Mike Sinansky wanted to know if the NYPD Transit Bureau has discovered anything further on the recent theft of copper cable from the A line. Mr. Albert said that he has not heard of any further developments in the case, but Board members have received a letter from the TWU lobbying for an exemption to the Right of Way law for bus operators. He said that the State Senate has passed legislation establishing this exemption.
No Old Business was discussed.
Mr. Greif said that he wanted to thank Bill Henderson and Edith Prentiss for being at the last Family Support Fair in Brooklyn. He also noted that people like the PCAC website and want to thank Andrew Albert for his work in gaining subway service extensions on the weekends. Mr. Henderson said that Angela Bellisio is responsible for maintaining the website and that she should receive much of the credit for its popularity.
Edith Prentiss pointed out that there were seventeen elevators out of service at the beginning of the week, mostly in Manhattan. Remarkably, there were several not working at Fulton Street, despite the complex being open for less than a year. By midnight of the day that she saw the notice, fifteen elevators were still out of service. From Sunday to Tuesday the elevator at 177th Street was out, and often the wrong elevators are listed as out of service on the MTA website. She said that the information the MTA is presenting has gotten sloppy and that she heard MTA Capital Construction is still having problems with the elevator at the 34th Street station on the 7 line. Ms. Prentiss stated that she has been through too many incidents when elevators were not working for a long period of time, such as at Pelham Bay Park where the elevator will be out for six months. She noted that she is worried that elevators in the system are reaching the end of their lifespans and will need replacement.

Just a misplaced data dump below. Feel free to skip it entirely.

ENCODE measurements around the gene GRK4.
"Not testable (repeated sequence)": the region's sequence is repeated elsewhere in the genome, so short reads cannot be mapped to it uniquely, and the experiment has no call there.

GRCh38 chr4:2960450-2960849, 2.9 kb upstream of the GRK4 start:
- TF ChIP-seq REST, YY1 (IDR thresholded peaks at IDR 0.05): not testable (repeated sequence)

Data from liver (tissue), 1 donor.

Ms. Mason said that she heard that station booth attendants can change direction of escalators and said that if so there should be a directive sent out by NYC Transit that booth attendants should ensure that there is at least one escalator going up.
Dustin Jones stated that at the website Wheelynyc.com there is a smart phone application that provides elevator information.
Ms. Prentiss stated that the information may not be useful to riders as there are not alternatives available to persons who need accessible transportation.
Scott Nicholls asked if anything can be done to increase the capacity of the Staten Island Railway as the trains are becoming crowded. Mr. Albert said that he believes that the cars on the Staten Island Railway must be added in pairs, which could be more than its platforms can handle. Mr. Henderson said that a solution may be adding trains, but that a complication with this strategy is the need to make connections with the ferry.
NYCTRC Officer Elections
Bill Henderson announced the candidates for NYCTRC offices who had been nominated to date, including Andrew Albert for Chair, Michael Sinansky for Vice Chair and Stuart Goldstein, Christopher Greif, William Guild, and Marisol Halpern for the three seats on the Executive Committee. Ballots were distributed and tallied during the guests’ presentation; at the end of the meeting Mr. Henderson announced that Mr. Albert and Mr. Sinansky had been elected Chair and Vice Chair, and Mr. Goldstein, Mr. Guild, and Ms. Halpern had been elected to the Executive Committee.